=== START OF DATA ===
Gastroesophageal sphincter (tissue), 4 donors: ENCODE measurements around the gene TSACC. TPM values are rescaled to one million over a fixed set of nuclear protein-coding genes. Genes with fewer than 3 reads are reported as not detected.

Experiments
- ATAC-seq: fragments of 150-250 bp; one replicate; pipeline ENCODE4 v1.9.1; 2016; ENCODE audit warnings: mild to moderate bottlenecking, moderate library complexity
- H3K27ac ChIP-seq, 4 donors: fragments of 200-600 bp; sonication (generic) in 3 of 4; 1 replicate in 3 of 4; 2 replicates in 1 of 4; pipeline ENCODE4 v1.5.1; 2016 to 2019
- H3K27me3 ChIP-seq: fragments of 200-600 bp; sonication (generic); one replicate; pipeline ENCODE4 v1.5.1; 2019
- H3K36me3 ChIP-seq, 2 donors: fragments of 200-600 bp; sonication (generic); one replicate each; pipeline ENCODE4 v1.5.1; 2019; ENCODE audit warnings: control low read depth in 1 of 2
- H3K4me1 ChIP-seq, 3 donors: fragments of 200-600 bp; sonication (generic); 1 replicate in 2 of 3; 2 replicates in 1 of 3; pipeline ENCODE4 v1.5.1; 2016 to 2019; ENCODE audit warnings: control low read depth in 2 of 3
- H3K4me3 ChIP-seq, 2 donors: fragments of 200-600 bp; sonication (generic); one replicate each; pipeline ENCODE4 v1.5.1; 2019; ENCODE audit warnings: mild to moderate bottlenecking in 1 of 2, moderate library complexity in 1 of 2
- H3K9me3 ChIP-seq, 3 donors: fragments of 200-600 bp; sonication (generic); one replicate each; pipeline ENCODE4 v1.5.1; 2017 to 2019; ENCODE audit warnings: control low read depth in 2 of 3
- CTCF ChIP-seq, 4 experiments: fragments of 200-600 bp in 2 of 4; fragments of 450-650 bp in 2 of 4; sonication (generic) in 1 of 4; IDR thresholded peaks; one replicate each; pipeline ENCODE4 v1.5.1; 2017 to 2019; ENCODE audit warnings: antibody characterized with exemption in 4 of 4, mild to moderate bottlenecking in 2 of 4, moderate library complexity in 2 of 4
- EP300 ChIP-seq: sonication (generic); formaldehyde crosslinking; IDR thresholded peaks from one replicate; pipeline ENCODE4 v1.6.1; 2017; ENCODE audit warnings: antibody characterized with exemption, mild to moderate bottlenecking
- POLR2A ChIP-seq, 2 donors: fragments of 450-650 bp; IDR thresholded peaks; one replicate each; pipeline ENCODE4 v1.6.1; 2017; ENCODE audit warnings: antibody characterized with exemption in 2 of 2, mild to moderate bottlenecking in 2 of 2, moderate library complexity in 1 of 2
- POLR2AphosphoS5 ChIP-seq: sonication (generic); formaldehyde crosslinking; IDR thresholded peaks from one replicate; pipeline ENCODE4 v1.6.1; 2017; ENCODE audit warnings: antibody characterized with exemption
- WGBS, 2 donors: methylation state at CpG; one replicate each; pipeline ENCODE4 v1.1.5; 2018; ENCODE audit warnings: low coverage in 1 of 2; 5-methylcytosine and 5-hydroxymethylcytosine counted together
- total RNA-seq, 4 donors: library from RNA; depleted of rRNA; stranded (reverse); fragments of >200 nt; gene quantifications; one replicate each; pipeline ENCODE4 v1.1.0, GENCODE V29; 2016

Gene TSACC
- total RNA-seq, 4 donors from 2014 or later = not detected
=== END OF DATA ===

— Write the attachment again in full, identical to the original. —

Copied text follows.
Gastroesophageal sphincter (tissue), 4 donors: ENCODE measurements around the gene TSACC. TPM values are rescaled to one million over a fixed set of nuclear protein-coding genes. Genes with fewer than 3 reads are reported as not detected.

Experiments
- ATAC-seq: fragments of 150-250 bp; one replicate; pipeline ENCODE4 v1.9.1; 2016; ENCODE audit warnings: mild to moderate bottlenecking, moderate library complexity
- H3K27ac ChIP-seq, 4 donors: fragments of 200-600 bp; sonication (generic) in 3 of 4; 1 replicate in 3 of 4; 2 replicates in 1 of 4; pipeline ENCODE4 v1.5.1; 2016 to 2019
- H3K27me3 ChIP-seq: fragments of 200-600 bp; sonication (generic); one replicate; pipeline ENCODE4 v1.5.1; 2019
- H3K36me3 ChIP-seq, 2 donors: fragments of 200-600 bp; sonication (generic); one replicate each; pipeline ENCODE4 v1.5.1; 2019; ENCODE audit warnings: control low read depth in 1 of 2
- H3K4me1 ChIP-seq, 3 donors: fragments of 200-600 bp; sonication (generic); 1 replicate in 2 of 3; 2 replicates in 1 of 3; pipeline ENCODE4 v1.5.1; 2016 to 2019; ENCODE audit warnings: control low read depth in 2 of 3
- H3K4me3 ChIP-seq, 2 donors: fragments of 200-600 bp; sonication (generic); one replicate each; pipeline ENCODE4 v1.5.1; 2019; ENCODE audit warnings: mild to moderate bottlenecking in 1 of 2, moderate library complexity in 1 of 2
- H3K9me3 ChIP-seq, 3 donors: fragments of 200-600 bp; sonication (generic); one replicate each; pipeline ENCODE4 v1.5.1; 2017 to 2019; ENCODE audit warnings: control low read depth in 2 of 3
- CTCF ChIP-seq, 4 experiments: fragments of 200-600 bp in 2 of 4; fragments of 450-650 bp in 2 of 4; sonication (generic) in 1 of 4; IDR thresholded peaks; one replicate each; pipeline ENCODE4 v1.5.1; 2017 to 2019; ENCODE audit warnings: antibody characterized with exemption in 4 of 4, mild to moderate bottlenecking in 2 of 4, moderate library complexity in 2 of 4
- EP300 ChIP-seq: sonication (generic); formaldehyde crosslinking; IDR thresholded peaks from one replicate; pipeline ENCODE4 v1.6.1; 2017; ENCODE audit warnings: antibody characterized with exemption, mild to moderate bottlenecking
- POLR2A ChIP-seq, 2 donors: fragments of 450-650 bp; IDR thresholded peaks; one replicate each; pipeline ENCODE4 v1.6.1; 2017; ENCODE audit warnings: antibody characterized with exemption in 2 of 2, mild to moderate bottlenecking in 2 of 2, moderate library complexity in 1 of 2
- POLR2AphosphoS5 ChIP-seq: sonication (generic); formaldehyde crosslinking; IDR thresholded peaks from one replicate; pipeline ENCODE4 v1.6.1; 2017; ENCODE audit warnings: antibody characterized with exemption
- WGBS, 2 donors: methylation state at CpG; one replicate each; pipeline ENCODE4 v1.1.5; 2018; ENCODE audit warnings: low coverage in 1 of 2; 5-methylcytosine and 5-hydroxymethylcytosine counted together
- total RNA-seq, 4 donors: library from RNA; depleted of rRNA; stranded (reverse); fragments of >200 nt; gene quantifications; one replicate each; pipeline ENCODE4 v1.1.0, GENCODE V29; 2016

Gene TSACC
- total RNA-seq, 4 donors from 2014 or later = not detected